We sought to determine whether retinotectal STDP mechanisms that have been implicated in early retinotectal plasticity and receptive field modifications continue to be expressed at later stages as the anatomical retinotectal map gradually emerges and tectal neuronal receptive fields refine (O’Rourke and Fraser, 1990 ; Tao and Poo, 2005 ). In vivo perforated-patch voltage clamp recordings were made to monitor the strength of retinal ganglion cell (RGC) synaptic inputs over time (Figure 1 A; Zhang et al., 1998 ). Extracellular stimulation using a loose patch electrode positioned in the contralateral eye evoked a monosynaptic inward current with an onset latency of about 5 ms in tectal cells clamped at −60 mV to block NMDARs (Figure 1 B). The amplitude of this evoked excitatory postsynaptic current (EPSC) was monitored every 30 s to measure changes in retinotectal synaptic efficacy.

FIGURE 1
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Figure 1. Protocols for inducing STDP. (A) Schematic of in vivo recording set-up. (B) Representative tectal response to retinal stimulation. Scale bar is 5pA and 5 ms. Black line indicates beginning of 100-ms stimulus and gray box indicates stimulus artifact. (C) t-LTP protocol. A 2 ms 0.17–0.2 pA current pulse was injected in the post-synaptic tectal cell to evoke an action potential 5–10 ms following the onset of the EPSC. (D) t-LTD protocol. The stimulating electrode in the retina was timed to evoke an EPSC 5–10 ms after an action potential in the tectal neuron. (E) In the control conditioning protocol, this timing window was lengthened to 100 ms, outside the described window for plasticity at this synapse (Zhang et al., 1998 ). A 20–60 ms hyperpolarizing current pulse was timed to prevent action potential firing due to the retinal EPSC. Traces are from cells held at −40 to −50 mV in current clamp. Scale bar is 10 mV and 20 ms.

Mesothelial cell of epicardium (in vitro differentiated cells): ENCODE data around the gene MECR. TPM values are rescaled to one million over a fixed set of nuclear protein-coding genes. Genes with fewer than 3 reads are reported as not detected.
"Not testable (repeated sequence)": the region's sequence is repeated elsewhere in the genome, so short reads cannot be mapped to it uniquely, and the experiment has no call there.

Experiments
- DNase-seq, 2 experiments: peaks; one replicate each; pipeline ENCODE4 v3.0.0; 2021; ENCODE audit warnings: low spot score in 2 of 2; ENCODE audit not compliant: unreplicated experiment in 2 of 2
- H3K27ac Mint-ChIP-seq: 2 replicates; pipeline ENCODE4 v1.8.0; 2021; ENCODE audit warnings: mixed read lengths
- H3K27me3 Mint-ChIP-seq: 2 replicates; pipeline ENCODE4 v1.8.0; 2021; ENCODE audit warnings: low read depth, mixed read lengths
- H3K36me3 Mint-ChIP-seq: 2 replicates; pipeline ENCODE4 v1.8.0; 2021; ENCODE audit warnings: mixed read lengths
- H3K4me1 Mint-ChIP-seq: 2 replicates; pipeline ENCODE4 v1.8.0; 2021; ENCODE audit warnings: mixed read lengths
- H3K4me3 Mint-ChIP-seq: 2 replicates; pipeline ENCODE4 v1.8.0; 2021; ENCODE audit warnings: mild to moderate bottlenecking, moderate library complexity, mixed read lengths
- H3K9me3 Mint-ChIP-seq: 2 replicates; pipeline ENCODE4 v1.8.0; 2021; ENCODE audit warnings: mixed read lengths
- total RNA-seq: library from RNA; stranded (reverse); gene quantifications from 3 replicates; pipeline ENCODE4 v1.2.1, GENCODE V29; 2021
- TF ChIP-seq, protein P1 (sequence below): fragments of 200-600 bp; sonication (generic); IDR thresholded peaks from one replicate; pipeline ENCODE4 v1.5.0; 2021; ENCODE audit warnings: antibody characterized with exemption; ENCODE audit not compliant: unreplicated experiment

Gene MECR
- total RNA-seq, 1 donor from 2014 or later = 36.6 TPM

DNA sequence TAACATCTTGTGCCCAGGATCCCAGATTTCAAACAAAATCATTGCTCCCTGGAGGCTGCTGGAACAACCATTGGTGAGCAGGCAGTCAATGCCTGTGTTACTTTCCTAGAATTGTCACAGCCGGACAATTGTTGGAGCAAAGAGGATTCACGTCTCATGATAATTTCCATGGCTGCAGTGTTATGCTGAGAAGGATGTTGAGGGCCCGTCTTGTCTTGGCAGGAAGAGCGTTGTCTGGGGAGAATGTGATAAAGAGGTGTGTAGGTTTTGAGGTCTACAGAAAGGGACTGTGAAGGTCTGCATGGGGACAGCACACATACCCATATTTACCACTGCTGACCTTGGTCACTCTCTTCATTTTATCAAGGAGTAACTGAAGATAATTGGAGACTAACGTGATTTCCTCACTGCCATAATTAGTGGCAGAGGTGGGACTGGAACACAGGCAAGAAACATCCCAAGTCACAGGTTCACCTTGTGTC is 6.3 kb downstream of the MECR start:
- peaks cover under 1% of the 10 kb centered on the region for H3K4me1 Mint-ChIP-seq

For the induction of STDP, recordings were temporarily switched to current clamp mode to permit the firing of an action potential in response to depolarizing current injection through the recording pipette. One of three standard induction protocols was applied: (1) for t-LTP, retinal stimulation was timed to evoke an EPSP 5–10 ms prior to the induction of an action potential in the tectal neuron (Figure 1 C), (2) for t-LTD the EPSP was timed to arrive 5–10 ms after the action potential (Figure 1 D), and (3) a negative control protocol in which the interval between the action potential and the EPSP is outside the window to induce synaptic plasticity (+100 ms interval, Figure 1 E). Intervals of 5–10 ms were chosen because these timing differences produced large changes in synaptic efficacy in previous reports (Zhang et al., 1998 ). Pairings were repeated 100 times at 1 Hz.

Retinotectal STDP in Wild Type Tadpoles is Limited to Early Development